Posted on

SVG: Yesterday, Today and Tomorrow


I had reservations on SVG going it alone as an independent state. We, however, had no choice. The British no longer wanted us as colonies and the Federation had failed. We were not even able to reflect upon what constitutes viability in a nation state. On a purely pragmatic basis, one would think that, initially, a nation’s recurrent revenue ought to be able to cover its recurrent expenditure and a substantial part of its capital expenditure.{{more}} Capital expenditure is important for it makes possible investment in housing, roads, schools and other projects without which an economy cannot grow. With this sort of investible surplus, we would eventually get to the stage where, while welcoming foreign aid, we would not be too heavily dependent on it.

Around the time of Independence, the auguries were not good for SVG. Mainly because of the hike in oil prices, the Government virtually could not pay salaries in December 1974. It had to make a major push on three fronts to ensure that this did not happen again. In the recurrent budget, it introduced new taxes and raised old ones. It froze salaries in the public sector and curbed foreign travel. It set up the National Commercial Bank. The Government also redoubled its efforts to expand the manufacturing sector. These initiatives bore fruit. The economy grew by 9% per annum between 1975 and 1978. After not being able to pay salaries in 1974, it had by 1976 achieved a budget surplus. The salaries of the public sector which had been frozen for some eight years now had to be unfrozen with an increase of nearly 30%. This immediately resulted in a deficit. To make matters worse, the volcano erupted. We all realized then that SVG is not only small, it is disaster prone and very vulnerable to external shocks. We have always to keep a very tight rein on the public finances.

We limped along for some years. In 1985, however, a budget surplus was achieved, and this continued to be the case until 2008. We did particularly well in the period 2004 to 2008. Overall, the economy grew by about 25%, recurrent revenue grew even faster by almost 50%, so that by 2008 we had a record surplus of over $50 million. Then we had another external shock, not an oil price hike as in 1974, but an international financial crisis. Again we have been plunged into recurrent budgetary deficits.

Once more the Government has pulled out all stops. Firstly, recurrent expenditure is to be curbed by the measures mentioned in the 2011 budget.

Secondly, efforts to grow the economy continue apace. For several reasons, the manufacturing sector will not be able to play the developmental role it did in 1974. The Government has rightly focussed on the tourism sector. This is what the Argyle Airport, the Canouan Airport and the Hospitality Institute are all about. Direct foreign investment should lead to the emergence of the wind and solar energy sectors. The foreign exchange saved when we no longer have to import so much fuel for electricity will help the construction sector which relies heavily on imports. It has long been obvious that the banana industry will eventually cater only for the Caribbean market. What is heartening is the extent to which farmers and back yard gardeners have taken to fruit and vegetable production. In nearly every community, we now see stalls selling local produce.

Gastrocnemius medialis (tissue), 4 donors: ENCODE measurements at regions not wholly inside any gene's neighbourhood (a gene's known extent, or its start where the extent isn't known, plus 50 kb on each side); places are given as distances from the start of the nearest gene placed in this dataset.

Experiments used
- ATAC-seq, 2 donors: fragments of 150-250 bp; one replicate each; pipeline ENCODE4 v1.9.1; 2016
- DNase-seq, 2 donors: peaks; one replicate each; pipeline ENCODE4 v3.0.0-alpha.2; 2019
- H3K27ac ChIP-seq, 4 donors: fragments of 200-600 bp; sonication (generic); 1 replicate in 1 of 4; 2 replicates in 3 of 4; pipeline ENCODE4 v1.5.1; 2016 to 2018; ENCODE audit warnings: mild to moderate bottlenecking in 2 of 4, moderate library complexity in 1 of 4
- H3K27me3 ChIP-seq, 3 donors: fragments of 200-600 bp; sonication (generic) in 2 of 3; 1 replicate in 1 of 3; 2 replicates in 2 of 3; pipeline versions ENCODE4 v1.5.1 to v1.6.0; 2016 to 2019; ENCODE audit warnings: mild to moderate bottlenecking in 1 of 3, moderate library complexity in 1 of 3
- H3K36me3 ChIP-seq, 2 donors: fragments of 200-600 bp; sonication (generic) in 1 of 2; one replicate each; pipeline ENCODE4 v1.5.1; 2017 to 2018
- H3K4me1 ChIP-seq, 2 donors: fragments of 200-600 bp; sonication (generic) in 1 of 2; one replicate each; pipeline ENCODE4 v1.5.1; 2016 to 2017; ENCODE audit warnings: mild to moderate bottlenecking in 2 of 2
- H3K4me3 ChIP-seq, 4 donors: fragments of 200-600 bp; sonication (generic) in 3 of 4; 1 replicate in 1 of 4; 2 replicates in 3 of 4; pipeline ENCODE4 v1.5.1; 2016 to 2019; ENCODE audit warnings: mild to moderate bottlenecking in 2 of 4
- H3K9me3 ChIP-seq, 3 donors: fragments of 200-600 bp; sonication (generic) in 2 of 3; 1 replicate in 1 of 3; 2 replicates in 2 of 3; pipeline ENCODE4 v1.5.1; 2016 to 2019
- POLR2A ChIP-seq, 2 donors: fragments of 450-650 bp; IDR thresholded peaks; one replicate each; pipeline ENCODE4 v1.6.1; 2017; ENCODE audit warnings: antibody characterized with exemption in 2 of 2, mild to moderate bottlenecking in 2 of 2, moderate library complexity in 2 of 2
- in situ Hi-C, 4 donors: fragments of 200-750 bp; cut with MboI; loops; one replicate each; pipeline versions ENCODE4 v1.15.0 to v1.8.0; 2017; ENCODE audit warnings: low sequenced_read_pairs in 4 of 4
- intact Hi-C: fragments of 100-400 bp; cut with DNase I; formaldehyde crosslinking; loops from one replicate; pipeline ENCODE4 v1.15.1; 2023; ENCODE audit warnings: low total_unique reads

Thirdly, a debt management strategy is in place. Presumably this is why the CDB took over $100 million of our debt and refinanced it at a lower cost to us. SVG is lucky to have a Director- General of the calibre of Maurice Edwards.

Fourthly, we have long sought to minimize recurrent expenditure by sharing with the rest of the OECS the cost of such services as the judiciary, civil aviation and central banking. The Treaty of Basseterre seeks to carry the process much further. But will it be enough? Should we not be plugging for a unitary state of the OECS? Nine governments and a regional co-ordinating agency like the OECS are a helluva lot of government for a region of only 600,000 people. It would certainly help Montserrat, which represents an extreme version of the dilemma all the OECS faces. In that tiny volcano-beset island, recurrent expenditure is twice recurrent revenue, and the people who have to make up the difference, the UK Government, are kicking up a fuss.

In the rest of the OECS, recurrent revenue and recurrent expenditure are more in sync, but we are not making the surplus that would make us less reliant on foreign aid. We must not wait until the aid donors tell us that the party is over. If we had fewer governments, would we have a greater surplus?

Developments in communications, such as the Internet and fast ferries, ought to facilitate the operation of a unitary state. United we ought to be able to put an end to the exploitation now prevailing in cruiseship tourism, a vital sector of our economies. The nations now on the move are the developing countries of more than 10 million people like Brazil, China, India, Nigeria, even Ethiopia. We have to grow our country starting with the OECS. One can think of many other advantages. At least the OECS/ECCB should conduct a study on the implications of a unitary state.